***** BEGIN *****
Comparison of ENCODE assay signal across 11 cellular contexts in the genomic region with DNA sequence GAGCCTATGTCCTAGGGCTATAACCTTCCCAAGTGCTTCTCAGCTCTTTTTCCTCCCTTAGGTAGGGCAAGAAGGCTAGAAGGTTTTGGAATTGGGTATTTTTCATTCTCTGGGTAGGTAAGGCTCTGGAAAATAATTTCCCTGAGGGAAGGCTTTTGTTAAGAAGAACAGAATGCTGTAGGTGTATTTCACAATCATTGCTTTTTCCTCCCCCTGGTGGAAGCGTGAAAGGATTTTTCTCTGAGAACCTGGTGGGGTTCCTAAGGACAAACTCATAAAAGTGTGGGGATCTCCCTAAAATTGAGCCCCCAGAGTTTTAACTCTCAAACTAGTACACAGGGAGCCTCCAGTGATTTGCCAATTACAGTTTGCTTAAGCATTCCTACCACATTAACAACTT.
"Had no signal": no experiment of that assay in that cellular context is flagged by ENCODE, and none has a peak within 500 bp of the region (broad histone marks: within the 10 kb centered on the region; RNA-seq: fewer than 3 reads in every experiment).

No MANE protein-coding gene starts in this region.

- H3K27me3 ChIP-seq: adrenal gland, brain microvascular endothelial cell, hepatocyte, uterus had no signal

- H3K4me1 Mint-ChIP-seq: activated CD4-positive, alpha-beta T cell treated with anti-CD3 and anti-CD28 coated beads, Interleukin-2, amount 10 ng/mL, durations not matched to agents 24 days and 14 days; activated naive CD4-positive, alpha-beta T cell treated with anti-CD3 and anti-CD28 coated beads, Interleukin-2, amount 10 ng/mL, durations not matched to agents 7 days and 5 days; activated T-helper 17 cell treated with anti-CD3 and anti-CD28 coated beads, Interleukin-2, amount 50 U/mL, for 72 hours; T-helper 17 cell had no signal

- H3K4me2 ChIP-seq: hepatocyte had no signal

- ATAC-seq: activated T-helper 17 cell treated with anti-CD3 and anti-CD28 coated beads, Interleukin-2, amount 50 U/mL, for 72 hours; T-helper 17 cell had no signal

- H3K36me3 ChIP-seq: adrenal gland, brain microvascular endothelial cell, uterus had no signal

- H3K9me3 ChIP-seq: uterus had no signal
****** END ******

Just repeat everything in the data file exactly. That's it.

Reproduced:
Comparison of ENCODE assay signal across 11 cellular contexts in the genomic region with DNA sequence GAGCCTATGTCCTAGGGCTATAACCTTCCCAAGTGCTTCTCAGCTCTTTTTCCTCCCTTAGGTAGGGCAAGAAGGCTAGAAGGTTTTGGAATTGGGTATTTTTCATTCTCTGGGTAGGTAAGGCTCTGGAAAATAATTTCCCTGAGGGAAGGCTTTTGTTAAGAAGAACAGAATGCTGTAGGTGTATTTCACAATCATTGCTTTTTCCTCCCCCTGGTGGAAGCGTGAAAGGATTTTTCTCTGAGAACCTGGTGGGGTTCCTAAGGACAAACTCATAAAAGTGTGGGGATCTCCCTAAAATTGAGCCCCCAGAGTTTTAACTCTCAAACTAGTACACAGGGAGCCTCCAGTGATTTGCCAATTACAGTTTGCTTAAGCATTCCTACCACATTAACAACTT.
"Had no signal": no experiment of that assay in that cellular context is flagged by ENCODE, and none has a peak within 500 bp of the region (broad histone marks: within the 10 kb centered on the region; RNA-seq: fewer than 3 reads in every experiment).

No MANE protein-coding gene starts in this region.

- H3K27me3 ChIP-seq: adrenal gland, brain microvascular endothelial cell, hepatocyte, uterus had no signal

- H3K4me1 Mint-ChIP-seq: activated CD4-positive, alpha-beta T cell treated with anti-CD3 and anti-CD28 coated beads, Interleukin-2, amount 10 ng/mL, durations not matched to agents 24 days and 14 days; activated naive CD4-positive, alpha-beta T cell treated with anti-CD3 and anti-CD28 coated beads, Interleukin-2, amount 10 ng/mL, durations not matched to agents 7 days and 5 days; activated T-helper 17 cell treated with anti-CD3 and anti-CD28 coated beads, Interleukin-2, amount 50 U/mL, for 72 hours; T-helper 17 cell had no signal

- H3K4me2 ChIP-seq: hepatocyte had no signal

- ATAC-seq: activated T-helper 17 cell treated with anti-CD3 and anti-CD28 coated beads, Interleukin-2, amount 50 U/mL, for 72 hours; T-helper 17 cell had no signal

- H3K36me3 ChIP-seq: adrenal gland, brain microvascular endothelial cell, uterus had no signal

- H3K9me3 ChIP-seq: uterus had no signal